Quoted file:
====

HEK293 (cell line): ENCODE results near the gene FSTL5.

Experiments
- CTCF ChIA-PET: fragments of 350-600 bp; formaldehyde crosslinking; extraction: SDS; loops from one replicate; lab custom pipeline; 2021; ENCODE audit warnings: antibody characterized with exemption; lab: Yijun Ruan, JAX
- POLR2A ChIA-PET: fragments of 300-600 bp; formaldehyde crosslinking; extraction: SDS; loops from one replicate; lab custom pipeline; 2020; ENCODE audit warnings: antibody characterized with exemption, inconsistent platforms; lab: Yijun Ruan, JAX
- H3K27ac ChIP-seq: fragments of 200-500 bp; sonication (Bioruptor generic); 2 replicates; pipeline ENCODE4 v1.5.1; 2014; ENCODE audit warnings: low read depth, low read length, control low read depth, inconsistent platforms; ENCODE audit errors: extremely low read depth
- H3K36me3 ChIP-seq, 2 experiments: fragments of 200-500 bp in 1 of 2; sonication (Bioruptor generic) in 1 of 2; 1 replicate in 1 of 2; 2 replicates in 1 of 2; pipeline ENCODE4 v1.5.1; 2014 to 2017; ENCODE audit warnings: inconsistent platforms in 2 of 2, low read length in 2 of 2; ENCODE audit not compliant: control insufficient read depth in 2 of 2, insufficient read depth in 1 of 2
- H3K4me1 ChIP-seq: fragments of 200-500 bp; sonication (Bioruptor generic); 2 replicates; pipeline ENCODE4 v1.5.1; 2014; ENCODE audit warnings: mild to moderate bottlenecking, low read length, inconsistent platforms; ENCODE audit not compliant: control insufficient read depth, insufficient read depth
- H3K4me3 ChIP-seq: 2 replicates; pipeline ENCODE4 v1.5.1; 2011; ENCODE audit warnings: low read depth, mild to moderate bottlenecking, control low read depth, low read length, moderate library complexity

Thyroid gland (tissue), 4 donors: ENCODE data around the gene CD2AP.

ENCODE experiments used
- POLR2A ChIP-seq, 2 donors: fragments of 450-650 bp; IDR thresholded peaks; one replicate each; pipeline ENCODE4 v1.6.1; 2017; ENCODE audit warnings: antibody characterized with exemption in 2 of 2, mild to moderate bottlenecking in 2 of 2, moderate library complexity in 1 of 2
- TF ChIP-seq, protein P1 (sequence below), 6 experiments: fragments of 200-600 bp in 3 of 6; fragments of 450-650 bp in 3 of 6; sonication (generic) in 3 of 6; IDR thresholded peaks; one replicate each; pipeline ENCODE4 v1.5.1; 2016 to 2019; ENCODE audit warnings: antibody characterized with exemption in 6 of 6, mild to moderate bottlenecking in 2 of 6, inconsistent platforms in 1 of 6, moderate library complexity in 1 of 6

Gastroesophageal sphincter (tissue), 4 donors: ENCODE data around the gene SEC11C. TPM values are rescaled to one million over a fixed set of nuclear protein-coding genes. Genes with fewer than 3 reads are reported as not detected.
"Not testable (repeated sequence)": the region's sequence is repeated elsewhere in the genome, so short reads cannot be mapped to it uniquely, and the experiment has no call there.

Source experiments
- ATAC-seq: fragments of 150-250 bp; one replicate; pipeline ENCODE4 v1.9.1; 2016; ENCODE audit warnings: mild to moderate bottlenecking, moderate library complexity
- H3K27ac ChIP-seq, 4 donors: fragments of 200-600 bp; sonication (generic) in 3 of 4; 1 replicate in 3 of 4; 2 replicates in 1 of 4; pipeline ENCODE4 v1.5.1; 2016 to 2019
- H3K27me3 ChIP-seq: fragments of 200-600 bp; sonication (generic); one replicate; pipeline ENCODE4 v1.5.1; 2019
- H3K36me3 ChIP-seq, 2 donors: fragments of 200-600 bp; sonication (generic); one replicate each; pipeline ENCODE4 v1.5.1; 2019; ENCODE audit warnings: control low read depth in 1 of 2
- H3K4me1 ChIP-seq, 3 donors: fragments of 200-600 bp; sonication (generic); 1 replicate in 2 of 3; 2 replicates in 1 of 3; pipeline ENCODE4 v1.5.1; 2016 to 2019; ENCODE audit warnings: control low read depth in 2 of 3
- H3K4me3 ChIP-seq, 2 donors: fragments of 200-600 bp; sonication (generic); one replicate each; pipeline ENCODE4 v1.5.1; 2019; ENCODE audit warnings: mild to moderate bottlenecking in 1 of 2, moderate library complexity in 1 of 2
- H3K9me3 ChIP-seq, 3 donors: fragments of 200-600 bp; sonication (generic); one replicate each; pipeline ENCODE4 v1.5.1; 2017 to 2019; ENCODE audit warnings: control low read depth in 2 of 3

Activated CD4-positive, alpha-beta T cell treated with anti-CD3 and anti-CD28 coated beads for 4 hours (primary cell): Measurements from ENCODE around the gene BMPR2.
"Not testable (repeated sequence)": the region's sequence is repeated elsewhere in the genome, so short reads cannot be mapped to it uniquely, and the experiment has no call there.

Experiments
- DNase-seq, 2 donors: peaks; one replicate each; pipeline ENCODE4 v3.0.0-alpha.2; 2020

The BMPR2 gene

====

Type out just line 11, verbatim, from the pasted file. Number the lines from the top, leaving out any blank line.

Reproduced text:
- POLR2A ChIP-seq, 2 donors: fragments of 450-650 bp; IDR thresholded peaks; one replicate each; pipeline ENCODE4 v1.6.1; 2017; ENCODE audit warnings: antibody characterized with exemption in 2 of 2, mild to moderate bottlenecking in 2 of 2, moderate library complexity in 1 of 2